Is it possible that these deep concepts are pointing to the same thing at the end of the day?
Yes I think so.
Part of Buddhist doctrine is, more-less, that self-views are a cause of suffering.
I get the (not very well-informed) impression that the Hindu tradition includes teaching something like, neti neti -- "the self is not this".
A corollary of that search might be that the "self" or Self is something other -- is Atman or Brahman.
Perhaps a Hindu would expect a Buddhist to somehow identify with Nibbana (or the Tathagata), see that as some refuge for a sense of self (or of being, or of action, etc.).
So if selfishness and identifying with the body and the shandhas is an extreme (worldly) position, maybe Atman and so on is logically opposed to that -- and a different extreme!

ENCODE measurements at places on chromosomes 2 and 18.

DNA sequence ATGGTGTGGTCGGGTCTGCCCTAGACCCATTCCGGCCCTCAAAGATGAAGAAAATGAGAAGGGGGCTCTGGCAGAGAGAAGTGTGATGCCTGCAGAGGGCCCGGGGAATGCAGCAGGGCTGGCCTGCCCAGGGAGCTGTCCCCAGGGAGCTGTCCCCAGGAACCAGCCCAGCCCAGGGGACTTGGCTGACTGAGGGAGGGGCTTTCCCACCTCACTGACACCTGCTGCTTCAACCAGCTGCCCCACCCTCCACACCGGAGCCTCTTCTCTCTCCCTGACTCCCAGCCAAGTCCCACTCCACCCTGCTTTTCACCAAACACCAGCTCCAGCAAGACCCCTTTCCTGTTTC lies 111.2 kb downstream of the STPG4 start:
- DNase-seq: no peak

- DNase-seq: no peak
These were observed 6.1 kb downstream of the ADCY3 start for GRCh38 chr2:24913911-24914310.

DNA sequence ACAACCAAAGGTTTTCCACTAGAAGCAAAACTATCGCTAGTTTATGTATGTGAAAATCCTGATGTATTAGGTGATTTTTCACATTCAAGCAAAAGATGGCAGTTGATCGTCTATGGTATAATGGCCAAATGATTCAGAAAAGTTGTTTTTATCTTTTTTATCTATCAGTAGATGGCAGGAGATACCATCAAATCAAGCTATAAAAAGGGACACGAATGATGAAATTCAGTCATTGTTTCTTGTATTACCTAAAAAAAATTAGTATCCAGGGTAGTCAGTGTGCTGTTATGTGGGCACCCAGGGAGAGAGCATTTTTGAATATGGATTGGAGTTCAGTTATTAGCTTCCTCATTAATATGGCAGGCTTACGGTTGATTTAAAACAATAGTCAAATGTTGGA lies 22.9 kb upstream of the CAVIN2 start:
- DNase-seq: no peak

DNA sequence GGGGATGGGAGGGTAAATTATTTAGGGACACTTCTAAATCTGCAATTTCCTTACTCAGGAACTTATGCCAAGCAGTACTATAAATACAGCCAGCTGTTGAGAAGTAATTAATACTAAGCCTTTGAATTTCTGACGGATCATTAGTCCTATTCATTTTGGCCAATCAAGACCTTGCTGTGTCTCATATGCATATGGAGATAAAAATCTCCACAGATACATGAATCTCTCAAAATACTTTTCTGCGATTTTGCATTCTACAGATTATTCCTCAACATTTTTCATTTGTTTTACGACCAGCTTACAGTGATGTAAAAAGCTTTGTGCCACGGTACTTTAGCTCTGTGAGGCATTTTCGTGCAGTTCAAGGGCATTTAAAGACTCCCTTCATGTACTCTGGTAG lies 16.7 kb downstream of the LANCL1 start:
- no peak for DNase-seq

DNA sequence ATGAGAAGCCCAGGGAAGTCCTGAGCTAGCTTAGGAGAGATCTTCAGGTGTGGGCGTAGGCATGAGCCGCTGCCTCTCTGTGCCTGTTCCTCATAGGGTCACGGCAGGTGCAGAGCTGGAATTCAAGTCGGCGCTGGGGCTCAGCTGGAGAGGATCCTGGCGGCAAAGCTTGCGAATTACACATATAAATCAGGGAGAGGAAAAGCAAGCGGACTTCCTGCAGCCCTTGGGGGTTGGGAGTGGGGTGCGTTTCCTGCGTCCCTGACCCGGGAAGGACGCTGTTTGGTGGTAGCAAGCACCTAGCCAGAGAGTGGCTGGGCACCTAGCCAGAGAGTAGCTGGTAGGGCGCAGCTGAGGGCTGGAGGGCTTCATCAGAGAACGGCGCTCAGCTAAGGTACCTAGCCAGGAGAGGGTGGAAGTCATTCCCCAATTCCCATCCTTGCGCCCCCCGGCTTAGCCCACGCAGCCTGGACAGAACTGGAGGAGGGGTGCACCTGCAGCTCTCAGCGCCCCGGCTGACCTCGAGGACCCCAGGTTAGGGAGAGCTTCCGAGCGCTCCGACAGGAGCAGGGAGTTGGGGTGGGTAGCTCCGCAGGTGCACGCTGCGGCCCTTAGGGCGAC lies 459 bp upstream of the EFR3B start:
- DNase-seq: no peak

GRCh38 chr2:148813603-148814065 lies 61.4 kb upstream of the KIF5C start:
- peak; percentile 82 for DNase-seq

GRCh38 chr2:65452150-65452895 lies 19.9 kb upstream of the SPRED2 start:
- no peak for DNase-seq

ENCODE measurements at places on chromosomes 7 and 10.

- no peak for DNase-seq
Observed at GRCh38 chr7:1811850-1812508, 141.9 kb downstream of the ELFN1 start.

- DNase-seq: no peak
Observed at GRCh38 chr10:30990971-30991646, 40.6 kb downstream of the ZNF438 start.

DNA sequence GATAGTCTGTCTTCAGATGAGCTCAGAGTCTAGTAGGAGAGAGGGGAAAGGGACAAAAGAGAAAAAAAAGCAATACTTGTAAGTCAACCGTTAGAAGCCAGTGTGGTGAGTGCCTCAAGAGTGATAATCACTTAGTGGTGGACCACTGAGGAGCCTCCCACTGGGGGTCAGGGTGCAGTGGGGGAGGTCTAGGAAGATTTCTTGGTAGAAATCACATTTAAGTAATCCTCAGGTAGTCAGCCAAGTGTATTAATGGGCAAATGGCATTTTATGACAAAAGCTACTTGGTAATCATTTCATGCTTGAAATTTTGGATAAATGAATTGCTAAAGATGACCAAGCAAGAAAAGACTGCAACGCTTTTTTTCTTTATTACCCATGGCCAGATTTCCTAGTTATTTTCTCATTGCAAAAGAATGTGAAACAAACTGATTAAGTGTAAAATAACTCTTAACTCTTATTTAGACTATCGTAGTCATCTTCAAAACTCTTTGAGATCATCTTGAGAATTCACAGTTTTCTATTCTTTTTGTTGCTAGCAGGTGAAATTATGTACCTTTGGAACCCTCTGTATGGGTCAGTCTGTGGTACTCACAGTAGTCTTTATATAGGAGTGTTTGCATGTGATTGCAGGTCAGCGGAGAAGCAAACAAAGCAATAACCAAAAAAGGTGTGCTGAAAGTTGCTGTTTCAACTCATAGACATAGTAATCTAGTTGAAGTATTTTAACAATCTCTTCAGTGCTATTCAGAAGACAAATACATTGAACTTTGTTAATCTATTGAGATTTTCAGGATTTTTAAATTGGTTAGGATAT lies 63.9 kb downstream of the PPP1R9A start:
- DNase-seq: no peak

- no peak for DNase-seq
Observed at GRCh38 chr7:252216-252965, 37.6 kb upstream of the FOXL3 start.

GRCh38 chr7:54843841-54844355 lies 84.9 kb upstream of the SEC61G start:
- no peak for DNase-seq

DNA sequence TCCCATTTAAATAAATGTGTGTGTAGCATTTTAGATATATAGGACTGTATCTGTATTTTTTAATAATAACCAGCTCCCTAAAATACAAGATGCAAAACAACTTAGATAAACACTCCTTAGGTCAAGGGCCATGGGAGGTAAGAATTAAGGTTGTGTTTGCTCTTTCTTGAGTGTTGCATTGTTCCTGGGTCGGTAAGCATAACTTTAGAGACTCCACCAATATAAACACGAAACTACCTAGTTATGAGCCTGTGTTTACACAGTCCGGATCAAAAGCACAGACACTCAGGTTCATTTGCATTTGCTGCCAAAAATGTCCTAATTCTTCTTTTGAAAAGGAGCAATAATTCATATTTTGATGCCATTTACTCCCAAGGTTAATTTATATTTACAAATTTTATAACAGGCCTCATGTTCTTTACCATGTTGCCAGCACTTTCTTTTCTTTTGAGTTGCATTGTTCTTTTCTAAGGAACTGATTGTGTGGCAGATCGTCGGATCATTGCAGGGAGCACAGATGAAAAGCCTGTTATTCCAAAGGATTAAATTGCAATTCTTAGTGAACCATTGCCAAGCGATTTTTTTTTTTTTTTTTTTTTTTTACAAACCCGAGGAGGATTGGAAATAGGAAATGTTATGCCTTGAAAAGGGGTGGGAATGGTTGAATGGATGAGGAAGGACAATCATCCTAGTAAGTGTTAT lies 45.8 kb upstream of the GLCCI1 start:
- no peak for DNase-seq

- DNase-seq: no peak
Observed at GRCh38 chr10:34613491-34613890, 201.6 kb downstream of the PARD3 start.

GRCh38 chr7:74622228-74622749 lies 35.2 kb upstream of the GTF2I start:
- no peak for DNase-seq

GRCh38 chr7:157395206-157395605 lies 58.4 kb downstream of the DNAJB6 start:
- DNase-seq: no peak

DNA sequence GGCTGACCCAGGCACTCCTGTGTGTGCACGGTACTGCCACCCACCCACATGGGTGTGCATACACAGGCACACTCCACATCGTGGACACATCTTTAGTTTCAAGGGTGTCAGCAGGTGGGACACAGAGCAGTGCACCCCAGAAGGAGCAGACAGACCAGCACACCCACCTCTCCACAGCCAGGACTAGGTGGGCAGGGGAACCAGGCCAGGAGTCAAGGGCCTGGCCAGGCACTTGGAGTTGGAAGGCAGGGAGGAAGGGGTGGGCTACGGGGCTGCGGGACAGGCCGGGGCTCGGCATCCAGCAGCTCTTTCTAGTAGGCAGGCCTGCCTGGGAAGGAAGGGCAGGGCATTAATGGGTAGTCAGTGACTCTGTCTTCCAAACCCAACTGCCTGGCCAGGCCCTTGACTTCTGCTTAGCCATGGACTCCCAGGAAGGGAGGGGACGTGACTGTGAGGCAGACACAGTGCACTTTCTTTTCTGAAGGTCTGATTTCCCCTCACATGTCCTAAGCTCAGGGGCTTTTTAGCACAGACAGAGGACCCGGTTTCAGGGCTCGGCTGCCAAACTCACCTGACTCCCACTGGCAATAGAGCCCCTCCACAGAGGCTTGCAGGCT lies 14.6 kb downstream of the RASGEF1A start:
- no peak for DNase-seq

Whereas Buddhism being a middle way, neither extreme, might say, "not the other extreme either -- i.e. also nibbana isn't self, is anatta".
Wikipedia's Paramatman suggests that the (or some) Hindu doctrine might be similar somehow ...
Selflessness is the attribute of Paramatman, where all personality/individuality vanishes.
... but that article's comparison with Buddhist doctrine says only ...
Buddhism rejects a metaphysics of "ground" such as the paramatman.
I think that there is some Buddhist "metaphysics", and sometimes some doctrine about "ground" (but those are a couple of words I don't know enough of at the moment to explain).